Banking sector needs more competition, say small firmsSep 30, 2010
The message was sent in the Federation of Small
Businesses’ response to the consultation ‘Financing a privates sector recovery’.
A decade ago, the Cruickshank Report found that the four main UK banks held 83% of the banking market for small businesses. The FSB has told the coalition government that they must look at new ways to change behaviour in the credit market for small firms.
More than 40% of small businesses use a bank loan, overdraft, leasing or factoring for major credit purposes. But they are angry that their main source of finance are being penalised by high interest rates at a time when the base rate is at an all-time low.
The FSB is urging the government to:
- Refrain from selling its shareholdings in nationalised and capitalised banks to other banks;
- Promote Financial Intermediaries to viable small businesses unable to access finance;
- Introduce a series of Regional Capital Markets and Community Investment Trusts;
- Create a Post Bank by turning the Post Office into either a solely state-owned bank or as mutual or trustee bank for small firms by utilising the Post Office Network.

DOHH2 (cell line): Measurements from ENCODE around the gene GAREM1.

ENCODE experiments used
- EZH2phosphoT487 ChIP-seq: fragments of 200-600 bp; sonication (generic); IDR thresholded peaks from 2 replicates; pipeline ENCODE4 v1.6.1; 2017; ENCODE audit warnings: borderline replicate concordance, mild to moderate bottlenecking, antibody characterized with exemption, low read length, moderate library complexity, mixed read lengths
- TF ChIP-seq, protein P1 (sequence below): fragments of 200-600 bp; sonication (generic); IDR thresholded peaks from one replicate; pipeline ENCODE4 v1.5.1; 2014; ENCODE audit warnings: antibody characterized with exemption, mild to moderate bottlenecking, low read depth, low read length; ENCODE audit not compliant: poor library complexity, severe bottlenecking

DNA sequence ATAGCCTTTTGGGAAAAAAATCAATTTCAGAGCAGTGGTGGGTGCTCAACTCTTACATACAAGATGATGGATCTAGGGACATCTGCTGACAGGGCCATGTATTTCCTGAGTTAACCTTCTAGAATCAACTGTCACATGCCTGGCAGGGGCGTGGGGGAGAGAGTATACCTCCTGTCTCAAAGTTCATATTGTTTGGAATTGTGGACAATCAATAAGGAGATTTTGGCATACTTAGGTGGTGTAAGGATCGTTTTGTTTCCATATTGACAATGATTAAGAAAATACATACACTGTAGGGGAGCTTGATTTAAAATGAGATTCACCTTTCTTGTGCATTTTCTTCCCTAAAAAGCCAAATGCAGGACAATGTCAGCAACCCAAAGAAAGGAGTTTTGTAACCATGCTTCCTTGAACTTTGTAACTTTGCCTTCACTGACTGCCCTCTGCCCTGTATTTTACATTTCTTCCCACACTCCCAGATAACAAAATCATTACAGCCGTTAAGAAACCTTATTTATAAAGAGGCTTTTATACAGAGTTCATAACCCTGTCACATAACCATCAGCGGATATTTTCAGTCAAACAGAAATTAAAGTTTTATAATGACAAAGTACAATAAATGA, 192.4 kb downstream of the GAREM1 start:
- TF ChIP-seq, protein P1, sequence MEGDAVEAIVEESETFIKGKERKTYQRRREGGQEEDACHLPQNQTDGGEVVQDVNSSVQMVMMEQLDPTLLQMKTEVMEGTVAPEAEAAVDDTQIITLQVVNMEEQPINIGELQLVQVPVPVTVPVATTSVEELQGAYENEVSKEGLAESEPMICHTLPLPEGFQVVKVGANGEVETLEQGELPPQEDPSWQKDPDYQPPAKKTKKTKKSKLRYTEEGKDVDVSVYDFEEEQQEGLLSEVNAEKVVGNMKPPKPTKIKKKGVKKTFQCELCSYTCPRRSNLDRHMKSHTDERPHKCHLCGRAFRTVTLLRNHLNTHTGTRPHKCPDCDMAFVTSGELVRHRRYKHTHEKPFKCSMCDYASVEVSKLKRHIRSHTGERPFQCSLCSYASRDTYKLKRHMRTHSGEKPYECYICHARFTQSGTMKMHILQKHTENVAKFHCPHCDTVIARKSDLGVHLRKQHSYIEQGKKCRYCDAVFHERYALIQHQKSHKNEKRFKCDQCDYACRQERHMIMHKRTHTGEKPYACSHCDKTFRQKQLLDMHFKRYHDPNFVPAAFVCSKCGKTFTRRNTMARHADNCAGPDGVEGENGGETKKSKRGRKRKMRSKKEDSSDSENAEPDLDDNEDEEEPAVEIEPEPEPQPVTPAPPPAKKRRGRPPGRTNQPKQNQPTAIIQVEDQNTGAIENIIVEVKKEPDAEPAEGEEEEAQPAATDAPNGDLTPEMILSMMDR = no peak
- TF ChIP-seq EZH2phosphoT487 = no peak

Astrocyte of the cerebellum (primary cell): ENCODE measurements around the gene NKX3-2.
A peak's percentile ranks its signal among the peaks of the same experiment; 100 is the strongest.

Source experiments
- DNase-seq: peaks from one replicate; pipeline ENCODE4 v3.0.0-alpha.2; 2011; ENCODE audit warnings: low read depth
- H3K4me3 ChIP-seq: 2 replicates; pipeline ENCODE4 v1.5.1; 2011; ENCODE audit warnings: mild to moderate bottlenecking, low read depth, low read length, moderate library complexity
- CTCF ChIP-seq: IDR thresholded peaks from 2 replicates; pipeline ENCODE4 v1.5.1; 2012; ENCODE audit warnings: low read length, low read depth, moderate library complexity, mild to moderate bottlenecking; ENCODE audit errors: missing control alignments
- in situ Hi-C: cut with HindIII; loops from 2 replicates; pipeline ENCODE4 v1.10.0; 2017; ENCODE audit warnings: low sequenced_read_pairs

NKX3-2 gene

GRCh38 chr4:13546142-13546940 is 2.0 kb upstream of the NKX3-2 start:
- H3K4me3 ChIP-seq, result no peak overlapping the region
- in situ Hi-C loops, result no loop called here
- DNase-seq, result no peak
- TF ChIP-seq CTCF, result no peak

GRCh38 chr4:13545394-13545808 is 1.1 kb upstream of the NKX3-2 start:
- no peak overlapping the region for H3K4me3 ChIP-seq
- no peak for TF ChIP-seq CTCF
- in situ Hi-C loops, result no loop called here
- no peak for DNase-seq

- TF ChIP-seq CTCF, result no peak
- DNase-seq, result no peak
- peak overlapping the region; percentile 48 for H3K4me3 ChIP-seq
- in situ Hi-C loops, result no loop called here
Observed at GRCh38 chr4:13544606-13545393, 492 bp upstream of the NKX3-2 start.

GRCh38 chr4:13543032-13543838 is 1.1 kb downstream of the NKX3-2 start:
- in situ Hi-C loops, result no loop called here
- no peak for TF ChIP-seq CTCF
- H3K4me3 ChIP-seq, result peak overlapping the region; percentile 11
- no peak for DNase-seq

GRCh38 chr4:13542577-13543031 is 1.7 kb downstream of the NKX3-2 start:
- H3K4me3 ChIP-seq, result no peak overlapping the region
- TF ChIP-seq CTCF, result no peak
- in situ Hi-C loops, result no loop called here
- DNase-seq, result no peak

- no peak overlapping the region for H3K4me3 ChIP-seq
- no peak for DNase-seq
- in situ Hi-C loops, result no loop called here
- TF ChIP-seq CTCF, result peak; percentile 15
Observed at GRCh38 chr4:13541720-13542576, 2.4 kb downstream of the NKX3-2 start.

The FSB firmly believes that such radical moves will not only help small businesses in accessing credit for start-up needs and growth requirements but also will help provide stability in the event of future limitations of credit through the banks.
A FSB spokesman said: "During the recession the FSB has actively sought to promote lending to small businesses, be that through the banks or government-backed schemes such as the Enterprise Finance Guarantee. But firms are still facing an uphill struggle.
"Demand for finance is at its highest as the economy enters recovery – something which the UK economy is tentatively moving through. If the government truly believes that the private sector is going to help avoid a double-dip recession, it needs to consider alternative sources of finance.
"Small firms do not have a huge amount of scope in accessing finance, unlike larger businesses. More competition in the sector will mean greater competitiveness in terms of the cost and the services provided and give access to the type of finance which large businesses are able to tap into."